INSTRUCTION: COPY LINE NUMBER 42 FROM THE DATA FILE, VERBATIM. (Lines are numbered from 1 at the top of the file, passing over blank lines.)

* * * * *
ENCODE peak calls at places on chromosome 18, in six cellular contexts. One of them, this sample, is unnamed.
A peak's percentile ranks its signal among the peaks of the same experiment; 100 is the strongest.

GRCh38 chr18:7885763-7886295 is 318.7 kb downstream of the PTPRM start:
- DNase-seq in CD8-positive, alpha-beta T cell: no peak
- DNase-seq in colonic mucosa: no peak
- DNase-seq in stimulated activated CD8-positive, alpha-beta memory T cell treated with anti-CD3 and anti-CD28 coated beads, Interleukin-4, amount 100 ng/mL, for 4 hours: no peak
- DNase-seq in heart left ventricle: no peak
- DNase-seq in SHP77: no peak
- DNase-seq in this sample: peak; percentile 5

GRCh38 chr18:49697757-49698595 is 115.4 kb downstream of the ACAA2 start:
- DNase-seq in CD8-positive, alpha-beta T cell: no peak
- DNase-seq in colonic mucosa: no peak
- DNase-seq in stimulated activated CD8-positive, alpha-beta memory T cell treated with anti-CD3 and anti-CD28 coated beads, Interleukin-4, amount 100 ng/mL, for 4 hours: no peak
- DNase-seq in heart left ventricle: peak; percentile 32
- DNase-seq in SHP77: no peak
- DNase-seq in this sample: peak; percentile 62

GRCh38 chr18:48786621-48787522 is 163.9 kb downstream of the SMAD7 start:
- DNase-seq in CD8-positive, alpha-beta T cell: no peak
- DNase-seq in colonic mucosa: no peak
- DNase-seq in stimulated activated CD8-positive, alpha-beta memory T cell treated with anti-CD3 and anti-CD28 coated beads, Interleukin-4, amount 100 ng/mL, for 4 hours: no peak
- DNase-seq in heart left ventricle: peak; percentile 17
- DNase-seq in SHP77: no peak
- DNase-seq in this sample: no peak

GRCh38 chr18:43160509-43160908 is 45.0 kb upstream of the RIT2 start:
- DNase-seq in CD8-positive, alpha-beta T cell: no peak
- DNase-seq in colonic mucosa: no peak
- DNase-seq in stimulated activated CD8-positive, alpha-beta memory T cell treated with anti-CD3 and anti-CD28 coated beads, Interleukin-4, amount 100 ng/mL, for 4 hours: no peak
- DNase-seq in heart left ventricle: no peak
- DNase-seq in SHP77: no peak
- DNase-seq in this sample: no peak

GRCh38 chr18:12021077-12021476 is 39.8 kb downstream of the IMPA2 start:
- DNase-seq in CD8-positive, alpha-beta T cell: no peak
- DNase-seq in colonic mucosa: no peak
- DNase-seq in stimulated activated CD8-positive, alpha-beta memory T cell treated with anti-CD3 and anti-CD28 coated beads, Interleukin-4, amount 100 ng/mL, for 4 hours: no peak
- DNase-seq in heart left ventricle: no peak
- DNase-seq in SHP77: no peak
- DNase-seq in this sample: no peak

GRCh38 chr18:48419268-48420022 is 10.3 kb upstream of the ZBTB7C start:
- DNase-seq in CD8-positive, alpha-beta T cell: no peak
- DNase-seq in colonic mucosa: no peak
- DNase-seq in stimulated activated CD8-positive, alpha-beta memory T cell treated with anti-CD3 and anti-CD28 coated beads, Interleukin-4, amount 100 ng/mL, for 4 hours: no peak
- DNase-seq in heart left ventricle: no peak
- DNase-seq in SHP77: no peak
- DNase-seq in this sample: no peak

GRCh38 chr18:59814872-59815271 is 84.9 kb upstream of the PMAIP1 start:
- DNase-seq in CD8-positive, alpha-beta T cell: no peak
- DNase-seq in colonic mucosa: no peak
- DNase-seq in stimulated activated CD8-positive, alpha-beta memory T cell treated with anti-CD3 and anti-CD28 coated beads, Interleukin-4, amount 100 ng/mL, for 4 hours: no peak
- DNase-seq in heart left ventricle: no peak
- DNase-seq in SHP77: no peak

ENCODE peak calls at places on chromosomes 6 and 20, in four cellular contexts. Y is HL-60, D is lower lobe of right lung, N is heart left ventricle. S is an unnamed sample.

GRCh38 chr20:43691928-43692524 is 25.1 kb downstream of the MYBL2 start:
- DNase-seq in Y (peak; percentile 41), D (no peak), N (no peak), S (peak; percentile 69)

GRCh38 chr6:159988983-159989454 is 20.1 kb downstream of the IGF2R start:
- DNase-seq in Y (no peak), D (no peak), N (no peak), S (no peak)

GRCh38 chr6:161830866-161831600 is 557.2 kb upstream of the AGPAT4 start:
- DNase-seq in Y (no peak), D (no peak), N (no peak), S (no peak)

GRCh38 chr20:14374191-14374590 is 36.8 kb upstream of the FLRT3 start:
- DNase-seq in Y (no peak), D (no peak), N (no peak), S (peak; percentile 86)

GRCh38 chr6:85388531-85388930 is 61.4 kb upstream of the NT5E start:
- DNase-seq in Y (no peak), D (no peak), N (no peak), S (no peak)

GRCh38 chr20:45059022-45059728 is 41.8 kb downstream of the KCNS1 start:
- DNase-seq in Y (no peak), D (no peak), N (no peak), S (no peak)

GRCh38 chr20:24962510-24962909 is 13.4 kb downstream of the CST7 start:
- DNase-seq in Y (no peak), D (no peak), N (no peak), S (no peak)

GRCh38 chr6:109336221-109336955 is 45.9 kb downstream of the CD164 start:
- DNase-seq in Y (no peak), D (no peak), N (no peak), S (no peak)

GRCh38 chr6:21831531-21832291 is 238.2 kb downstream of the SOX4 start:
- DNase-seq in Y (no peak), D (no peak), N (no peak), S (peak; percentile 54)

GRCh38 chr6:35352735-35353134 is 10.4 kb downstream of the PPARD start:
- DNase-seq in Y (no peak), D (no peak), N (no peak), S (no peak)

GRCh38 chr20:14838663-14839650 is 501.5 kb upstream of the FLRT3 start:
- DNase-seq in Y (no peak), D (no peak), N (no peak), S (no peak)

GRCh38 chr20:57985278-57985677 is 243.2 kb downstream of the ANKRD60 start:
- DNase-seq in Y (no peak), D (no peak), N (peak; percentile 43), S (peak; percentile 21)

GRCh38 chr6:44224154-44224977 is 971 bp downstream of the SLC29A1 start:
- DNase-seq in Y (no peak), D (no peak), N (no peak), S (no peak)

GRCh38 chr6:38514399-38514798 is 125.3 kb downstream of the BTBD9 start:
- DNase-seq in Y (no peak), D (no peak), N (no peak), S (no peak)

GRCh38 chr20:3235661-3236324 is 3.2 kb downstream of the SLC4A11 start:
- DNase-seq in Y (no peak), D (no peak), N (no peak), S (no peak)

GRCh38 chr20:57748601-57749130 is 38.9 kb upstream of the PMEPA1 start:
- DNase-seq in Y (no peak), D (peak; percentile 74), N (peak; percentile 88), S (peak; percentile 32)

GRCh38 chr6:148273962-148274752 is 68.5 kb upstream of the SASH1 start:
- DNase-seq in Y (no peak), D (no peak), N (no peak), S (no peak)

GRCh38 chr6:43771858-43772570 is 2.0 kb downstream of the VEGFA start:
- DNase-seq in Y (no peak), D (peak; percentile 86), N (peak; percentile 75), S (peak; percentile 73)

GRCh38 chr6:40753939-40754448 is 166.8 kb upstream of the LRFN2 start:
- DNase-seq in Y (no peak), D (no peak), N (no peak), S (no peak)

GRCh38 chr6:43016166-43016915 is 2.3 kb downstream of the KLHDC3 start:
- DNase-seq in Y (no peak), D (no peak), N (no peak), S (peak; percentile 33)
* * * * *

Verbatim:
- DNase-seq in heart left ventricle: no peak